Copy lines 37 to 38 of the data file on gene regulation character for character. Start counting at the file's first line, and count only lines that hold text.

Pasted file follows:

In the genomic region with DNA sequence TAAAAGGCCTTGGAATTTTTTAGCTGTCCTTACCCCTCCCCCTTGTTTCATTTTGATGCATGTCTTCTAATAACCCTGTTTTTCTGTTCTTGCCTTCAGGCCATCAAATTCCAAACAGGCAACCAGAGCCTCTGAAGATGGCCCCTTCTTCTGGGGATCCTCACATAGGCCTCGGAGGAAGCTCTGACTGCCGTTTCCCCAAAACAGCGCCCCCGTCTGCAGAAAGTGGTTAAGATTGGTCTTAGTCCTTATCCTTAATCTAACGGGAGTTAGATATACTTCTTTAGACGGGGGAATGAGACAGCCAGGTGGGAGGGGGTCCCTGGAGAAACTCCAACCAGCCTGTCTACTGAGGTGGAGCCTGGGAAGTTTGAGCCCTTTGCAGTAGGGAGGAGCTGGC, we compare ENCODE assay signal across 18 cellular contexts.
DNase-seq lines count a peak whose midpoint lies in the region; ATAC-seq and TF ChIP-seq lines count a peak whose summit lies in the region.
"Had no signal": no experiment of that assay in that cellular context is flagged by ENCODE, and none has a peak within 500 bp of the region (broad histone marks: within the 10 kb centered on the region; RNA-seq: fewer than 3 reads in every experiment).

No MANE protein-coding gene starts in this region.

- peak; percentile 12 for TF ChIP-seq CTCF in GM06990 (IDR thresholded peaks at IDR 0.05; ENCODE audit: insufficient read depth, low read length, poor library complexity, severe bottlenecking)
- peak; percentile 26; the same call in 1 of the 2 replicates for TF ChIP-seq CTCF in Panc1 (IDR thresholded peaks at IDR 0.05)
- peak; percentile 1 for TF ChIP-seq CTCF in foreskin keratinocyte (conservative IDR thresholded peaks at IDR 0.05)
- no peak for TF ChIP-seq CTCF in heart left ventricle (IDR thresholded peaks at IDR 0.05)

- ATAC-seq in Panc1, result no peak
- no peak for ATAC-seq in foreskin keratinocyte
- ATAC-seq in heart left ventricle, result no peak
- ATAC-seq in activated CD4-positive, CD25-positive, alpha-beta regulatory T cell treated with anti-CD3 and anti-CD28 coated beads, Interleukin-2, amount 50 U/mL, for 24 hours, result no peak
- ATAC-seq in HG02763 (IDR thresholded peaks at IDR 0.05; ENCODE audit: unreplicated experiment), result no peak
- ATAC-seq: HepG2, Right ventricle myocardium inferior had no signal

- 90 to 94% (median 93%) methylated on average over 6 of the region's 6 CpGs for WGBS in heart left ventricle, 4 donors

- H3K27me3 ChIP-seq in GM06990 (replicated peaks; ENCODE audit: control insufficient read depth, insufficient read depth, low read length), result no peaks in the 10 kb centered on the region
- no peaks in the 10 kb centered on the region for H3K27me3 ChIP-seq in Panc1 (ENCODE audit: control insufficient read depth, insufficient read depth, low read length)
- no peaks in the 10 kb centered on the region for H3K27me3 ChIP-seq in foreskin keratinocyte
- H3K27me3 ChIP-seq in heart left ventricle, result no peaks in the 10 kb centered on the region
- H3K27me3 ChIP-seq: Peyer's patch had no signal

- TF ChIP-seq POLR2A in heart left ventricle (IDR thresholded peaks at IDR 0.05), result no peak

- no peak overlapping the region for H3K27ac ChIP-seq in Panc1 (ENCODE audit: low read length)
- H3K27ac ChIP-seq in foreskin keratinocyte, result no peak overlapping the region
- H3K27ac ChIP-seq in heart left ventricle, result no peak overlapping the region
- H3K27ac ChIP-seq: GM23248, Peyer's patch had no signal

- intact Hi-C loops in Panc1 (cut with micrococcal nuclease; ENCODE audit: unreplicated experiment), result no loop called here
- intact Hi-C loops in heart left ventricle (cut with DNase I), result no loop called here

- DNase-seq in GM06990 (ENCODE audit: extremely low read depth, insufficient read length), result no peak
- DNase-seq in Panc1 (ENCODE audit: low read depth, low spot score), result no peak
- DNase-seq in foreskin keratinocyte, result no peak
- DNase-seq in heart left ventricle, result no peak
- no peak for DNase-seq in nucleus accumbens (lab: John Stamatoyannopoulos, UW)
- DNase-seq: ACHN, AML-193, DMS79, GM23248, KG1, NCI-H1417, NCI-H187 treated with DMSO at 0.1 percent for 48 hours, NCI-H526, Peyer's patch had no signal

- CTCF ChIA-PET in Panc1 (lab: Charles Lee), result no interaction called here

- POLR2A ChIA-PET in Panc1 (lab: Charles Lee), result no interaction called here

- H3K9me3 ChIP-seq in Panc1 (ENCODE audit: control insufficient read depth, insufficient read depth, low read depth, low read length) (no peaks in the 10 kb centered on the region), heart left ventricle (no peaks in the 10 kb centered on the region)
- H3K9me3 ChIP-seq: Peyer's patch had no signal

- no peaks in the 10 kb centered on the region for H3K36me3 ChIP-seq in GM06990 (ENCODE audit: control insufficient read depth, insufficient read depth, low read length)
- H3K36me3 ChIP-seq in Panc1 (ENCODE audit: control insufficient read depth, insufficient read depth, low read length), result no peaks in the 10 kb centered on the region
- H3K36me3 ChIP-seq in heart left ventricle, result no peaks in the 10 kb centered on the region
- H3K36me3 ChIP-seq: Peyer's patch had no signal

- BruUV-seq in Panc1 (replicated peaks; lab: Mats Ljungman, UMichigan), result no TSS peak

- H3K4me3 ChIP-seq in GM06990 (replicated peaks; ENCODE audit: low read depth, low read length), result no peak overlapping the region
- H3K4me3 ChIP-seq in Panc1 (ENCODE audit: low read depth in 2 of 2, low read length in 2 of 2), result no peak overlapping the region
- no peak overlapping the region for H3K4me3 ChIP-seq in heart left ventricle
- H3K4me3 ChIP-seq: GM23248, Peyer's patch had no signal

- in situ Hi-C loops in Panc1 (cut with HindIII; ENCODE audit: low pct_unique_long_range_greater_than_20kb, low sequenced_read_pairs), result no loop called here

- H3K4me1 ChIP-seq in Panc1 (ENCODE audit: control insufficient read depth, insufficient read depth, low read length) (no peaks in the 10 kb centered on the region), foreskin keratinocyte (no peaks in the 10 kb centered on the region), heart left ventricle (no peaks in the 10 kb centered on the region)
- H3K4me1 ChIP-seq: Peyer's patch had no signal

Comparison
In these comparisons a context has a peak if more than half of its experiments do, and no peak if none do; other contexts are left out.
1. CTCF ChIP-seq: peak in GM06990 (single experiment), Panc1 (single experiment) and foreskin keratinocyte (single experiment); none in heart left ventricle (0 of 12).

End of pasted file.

- H3K9me3 ChIP-seq: Peyer's patch had no signal

- no peaks in the 10 kb centered on the region for H3K36me3 ChIP-seq in GM06990 (ENCODE audit: control insufficient read depth, insufficient read depth, low read length)